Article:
Here’s today’s AdExchanger.com news round-up… Want it by email? Sign-up here.
Dan Salmon, analyst at BMO Capital Markets, hosted a meeting with Omnicom CFO Randy Weisenburger on Wednesday. In a note to investors after the meeting, Salmon writes, “With [Omnicom] having reported earnings last week, the conversation focused primarily on the long-term impact of the shift to digital on margins. Investors were eager to learn about the impact of programmatic ad buying: Omnicom believes it generates higher operating margins, but incremental technology investment washes out the benefit on an ROE basis. Today, the total media buying and planning business is about 11%-12% of Omnicom’s revenue, while the still-small programmatic piece of it is profitable.” Read more (PDF).
Facebook Parses App Development
Facebook continues to build up its mobile business by acquiring Parse, an app development tool for Apple iOS and Google Android. Parse is particularly focused on paid apps, so this could be a bid by Facebook to move away from a clear mobile ad strategy and ecommerce offerings. Doug Purdy, Facebook’s Director of Product Management, says in an official blog post that the two companies have already been working together and not much will change in terms of Parse’s branding. What’s the appeal of owning Parse? Purdy writes that Parse “removes the need to manage servers and a complex infrastructure, so you can simply focus on building great user experiences.” Read more.
Although highly fragmented, the audience for mobile apps has caught up with similar-sized audiences for other media, according to a new study by mobile analytics firm Flurry. “We conclude that the U.S. audience that is reachable through apps, albeit more fragmented, is now roughly equal to that which can be reached on laptops and desktops,” writes Mary Ellen Gordon, director of industry insights and analysis at Flurry, in a blog post. Read more.
Sequential Media has teamed up with supply-side platform Beanstock to bring cookieless retargeting to desktop and mobile with their domain relevancy algorithm. The platform, currently in beta, also claims to prevent “data leakage” for publishers. “‘Do-not-track’ is forcing the issue and frankly doing retargeting a favor, as there needs to be a way to scale without cookies,” said DemandBase’s Louis Moynihan. Read the release.
Russian search company Yandex reported that its display advertising revenues grew 48% in the first quarter of 2013, which comes to 648,000,000 Russian rubles; in US dollars, assuming this editor has done his math right, that equals $20.8 million in revenue. Read the release. The company grossed $257 million in the quarter overall (for comparison, that’s about 25% of Yahoo’s quarterly revenue). Nevertheless, under-the-radar Yandex is growing quickly.
Censorship Requests Increase
Google released their seventh Transparency Report – which outlines government requests for “censorship” of internet content – and saw that the numbers have skyrocketed: “As we’ve gathered and released more data over time, it’s become increasingly clear that the scope of government attempts to censor content on Google services has grown.” Specifically, in the span of five months Google received 2,285 government requests to remove 24,179 pieces. Read more. Related: As you may recall on Google’s earnings call last week, the company said the removal of websites with pirated content from its ad network meant a short-term revenue hit for Big G in Q1.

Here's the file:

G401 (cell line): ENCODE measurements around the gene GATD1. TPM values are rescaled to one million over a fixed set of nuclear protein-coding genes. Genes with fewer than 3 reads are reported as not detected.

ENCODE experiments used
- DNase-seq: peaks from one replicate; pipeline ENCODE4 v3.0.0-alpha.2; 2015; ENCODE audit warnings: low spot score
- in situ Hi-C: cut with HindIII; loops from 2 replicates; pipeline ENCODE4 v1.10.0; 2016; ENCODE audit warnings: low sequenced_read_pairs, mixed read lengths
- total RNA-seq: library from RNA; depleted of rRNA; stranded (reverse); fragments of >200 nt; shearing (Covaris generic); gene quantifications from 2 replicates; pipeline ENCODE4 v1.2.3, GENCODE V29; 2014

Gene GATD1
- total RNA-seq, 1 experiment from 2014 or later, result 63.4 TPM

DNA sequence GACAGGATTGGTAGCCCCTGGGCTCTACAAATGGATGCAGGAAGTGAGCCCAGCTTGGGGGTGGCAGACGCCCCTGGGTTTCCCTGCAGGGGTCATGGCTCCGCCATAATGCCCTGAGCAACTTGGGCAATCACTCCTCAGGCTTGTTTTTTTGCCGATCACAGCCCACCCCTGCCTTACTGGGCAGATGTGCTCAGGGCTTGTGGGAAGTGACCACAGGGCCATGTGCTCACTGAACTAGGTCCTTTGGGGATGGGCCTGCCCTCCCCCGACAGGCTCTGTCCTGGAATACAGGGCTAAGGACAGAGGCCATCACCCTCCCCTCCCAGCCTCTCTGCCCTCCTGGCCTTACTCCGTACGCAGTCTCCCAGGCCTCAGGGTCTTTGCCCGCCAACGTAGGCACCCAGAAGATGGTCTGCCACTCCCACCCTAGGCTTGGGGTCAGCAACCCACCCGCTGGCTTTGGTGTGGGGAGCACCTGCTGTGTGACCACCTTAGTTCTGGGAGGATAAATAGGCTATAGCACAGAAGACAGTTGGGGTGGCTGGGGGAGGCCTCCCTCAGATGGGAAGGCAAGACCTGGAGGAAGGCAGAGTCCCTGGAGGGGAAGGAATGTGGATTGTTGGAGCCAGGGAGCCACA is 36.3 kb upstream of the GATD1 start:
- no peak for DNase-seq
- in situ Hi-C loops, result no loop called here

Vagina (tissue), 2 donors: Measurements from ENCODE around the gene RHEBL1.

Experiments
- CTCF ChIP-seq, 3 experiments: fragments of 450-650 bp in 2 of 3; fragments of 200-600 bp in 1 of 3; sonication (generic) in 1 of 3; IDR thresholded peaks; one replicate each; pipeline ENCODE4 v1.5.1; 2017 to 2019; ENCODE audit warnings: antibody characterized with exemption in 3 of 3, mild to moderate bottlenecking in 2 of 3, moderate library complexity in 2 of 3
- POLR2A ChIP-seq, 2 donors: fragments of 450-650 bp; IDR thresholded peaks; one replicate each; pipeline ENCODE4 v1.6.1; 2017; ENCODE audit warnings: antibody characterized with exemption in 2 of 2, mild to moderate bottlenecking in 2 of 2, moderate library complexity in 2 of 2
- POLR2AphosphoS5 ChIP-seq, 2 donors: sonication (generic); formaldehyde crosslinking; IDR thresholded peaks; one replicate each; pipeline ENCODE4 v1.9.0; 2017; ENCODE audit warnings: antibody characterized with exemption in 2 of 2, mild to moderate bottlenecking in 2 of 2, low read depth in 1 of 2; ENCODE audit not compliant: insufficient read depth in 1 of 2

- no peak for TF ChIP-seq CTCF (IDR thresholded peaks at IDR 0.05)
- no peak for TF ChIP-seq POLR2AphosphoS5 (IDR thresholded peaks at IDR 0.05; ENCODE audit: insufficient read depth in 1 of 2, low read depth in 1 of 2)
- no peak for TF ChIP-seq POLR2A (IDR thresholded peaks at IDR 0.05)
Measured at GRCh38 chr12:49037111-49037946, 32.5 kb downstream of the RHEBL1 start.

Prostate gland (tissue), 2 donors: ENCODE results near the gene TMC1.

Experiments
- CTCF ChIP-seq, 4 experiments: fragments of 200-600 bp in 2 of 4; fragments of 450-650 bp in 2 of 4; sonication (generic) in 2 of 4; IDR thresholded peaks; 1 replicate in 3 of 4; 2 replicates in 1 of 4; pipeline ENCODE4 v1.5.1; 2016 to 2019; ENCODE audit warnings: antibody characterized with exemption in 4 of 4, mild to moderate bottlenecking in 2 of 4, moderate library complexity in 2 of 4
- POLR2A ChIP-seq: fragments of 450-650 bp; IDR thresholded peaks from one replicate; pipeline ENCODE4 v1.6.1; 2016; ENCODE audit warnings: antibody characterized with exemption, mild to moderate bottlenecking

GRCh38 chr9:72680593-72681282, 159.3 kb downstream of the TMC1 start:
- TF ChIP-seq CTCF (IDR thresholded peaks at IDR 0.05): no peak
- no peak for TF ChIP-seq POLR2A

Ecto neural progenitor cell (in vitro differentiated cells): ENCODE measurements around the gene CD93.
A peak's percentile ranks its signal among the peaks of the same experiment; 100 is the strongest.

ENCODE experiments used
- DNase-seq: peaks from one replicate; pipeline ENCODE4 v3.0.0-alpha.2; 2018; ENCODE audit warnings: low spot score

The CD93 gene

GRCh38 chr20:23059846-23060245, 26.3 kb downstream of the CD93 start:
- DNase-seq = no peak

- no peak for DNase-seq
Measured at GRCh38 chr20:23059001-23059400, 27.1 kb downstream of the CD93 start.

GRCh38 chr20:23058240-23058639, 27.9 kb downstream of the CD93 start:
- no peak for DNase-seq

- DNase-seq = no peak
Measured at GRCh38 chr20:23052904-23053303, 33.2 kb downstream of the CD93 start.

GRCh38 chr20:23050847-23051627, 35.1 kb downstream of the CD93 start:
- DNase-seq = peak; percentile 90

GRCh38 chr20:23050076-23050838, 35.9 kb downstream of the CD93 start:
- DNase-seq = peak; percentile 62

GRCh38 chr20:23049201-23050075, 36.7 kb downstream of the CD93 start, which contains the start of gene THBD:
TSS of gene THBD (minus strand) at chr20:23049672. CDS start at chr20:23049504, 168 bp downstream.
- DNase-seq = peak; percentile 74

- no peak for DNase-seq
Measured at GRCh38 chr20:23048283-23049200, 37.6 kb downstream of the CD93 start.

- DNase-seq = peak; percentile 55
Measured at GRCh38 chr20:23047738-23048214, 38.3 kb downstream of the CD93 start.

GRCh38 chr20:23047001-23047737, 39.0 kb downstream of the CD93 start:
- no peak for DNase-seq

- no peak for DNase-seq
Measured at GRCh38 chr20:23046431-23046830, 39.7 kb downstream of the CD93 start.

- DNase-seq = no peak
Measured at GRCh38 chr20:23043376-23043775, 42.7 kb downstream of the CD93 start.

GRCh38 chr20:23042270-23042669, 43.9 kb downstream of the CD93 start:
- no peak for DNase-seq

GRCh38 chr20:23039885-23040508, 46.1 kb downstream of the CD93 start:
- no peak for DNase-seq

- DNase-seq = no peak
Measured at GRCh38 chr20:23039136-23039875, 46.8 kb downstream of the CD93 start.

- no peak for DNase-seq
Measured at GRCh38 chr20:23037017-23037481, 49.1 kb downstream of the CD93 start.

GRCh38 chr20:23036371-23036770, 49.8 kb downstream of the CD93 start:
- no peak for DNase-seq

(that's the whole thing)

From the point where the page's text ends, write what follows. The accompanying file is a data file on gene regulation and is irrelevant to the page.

The New Data Scientist
The demand for data scientists – people who have the skills and training to pull business insights out of big data – is so high that startups are stepping in to fill the gap, observes AdAge’s Kate Kaye. “Their goal, in a nutshell, is to automate tasks once assigned to a data scientist or teams of technologists, making big-data capabilities possible for smaller companies,” Kaye writes. Read more.
WPP’s Sorrell Bets On Google
Wasn’t it just a few years ago that WPP Group CEO Sir Martin Sorrell was calling Google the ad holding company’s “frenemy?” Well, whether or not he regards the search giant as a best bud, Sorrell predicts that in a few years Google will get the lion’s share of its ad spending, with News Corp. moving from first to second place in WPP’s media expenditures. Techcrunch’s Ingrid Lunden recorded Sorrell’s pronouncement from the FT’s Digital Media conference. Sorrell also noted that digital now comprises 34% of WPP’s $72 billion annual ad spend, rising “from zero to over one-third in about ten years, the age of Google.” Read the rest.
DoubleClick by Google, a Programmatic I/O sponsor, has created an infographic and a video highlighting how buyers and sellers can collaborate effectively in the programmatic future. The video is from AdExchanger’s Programmatic I/O conference in San Francisco on April 8. See it now!
- Amazon Beats Wall Street Estimates With $0.18 EPS, Sales At $16.07B In Q1 2013, A 22% Growth YoY – The Next Web
- E-commerce Pumps Up Q1 Earnings for UPS – Internet Retailer
Medialets Appoints Lynn Bolger to Senior VP of Agency Relations – press release
But Wait, There’s More!
- A Good Start For Paid Search In 2013 – Search Engine Land
- Data Science of the Facebook World – Stephen Wolfram Blog
- How Kellogg’s Uses Social Media – Econsultancy
- Infographic: The Mobile Advertising Ecosystem Explained – Business Insider